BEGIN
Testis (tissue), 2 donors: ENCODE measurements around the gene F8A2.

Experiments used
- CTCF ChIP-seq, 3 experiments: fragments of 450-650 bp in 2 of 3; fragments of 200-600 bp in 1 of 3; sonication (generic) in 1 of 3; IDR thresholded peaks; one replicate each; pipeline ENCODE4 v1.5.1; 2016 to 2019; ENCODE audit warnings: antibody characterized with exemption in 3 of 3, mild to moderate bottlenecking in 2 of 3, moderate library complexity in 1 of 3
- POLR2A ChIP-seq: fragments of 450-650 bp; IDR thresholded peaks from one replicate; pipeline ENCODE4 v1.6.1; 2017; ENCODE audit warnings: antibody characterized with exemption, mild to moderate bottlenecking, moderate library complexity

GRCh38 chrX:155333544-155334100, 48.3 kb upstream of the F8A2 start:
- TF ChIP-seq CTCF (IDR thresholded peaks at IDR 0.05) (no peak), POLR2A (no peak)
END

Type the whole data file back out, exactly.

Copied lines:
Testis (tissue), 2 donors: ENCODE measurements around the gene F8A2.

Experiments used
- CTCF ChIP-seq, 3 experiments: fragments of 450-650 bp in 2 of 3; fragments of 200-600 bp in 1 of 3; sonication (generic) in 1 of 3; IDR thresholded peaks; one replicate each; pipeline ENCODE4 v1.5.1; 2016 to 2019; ENCODE audit warnings: antibody characterized with exemption in 3 of 3, mild to moderate bottlenecking in 2 of 3, moderate library complexity in 1 of 3
- POLR2A ChIP-seq: fragments of 450-650 bp; IDR thresholded peaks from one replicate; pipeline ENCODE4 v1.6.1; 2017; ENCODE audit warnings: antibody characterized with exemption, mild to moderate bottlenecking, moderate library complexity

GRCh38 chrX:155333544-155334100, 48.3 kb upstream of the F8A2 start:
- TF ChIP-seq CTCF (IDR thresholded peaks at IDR 0.05) (no peak), POLR2A (no peak)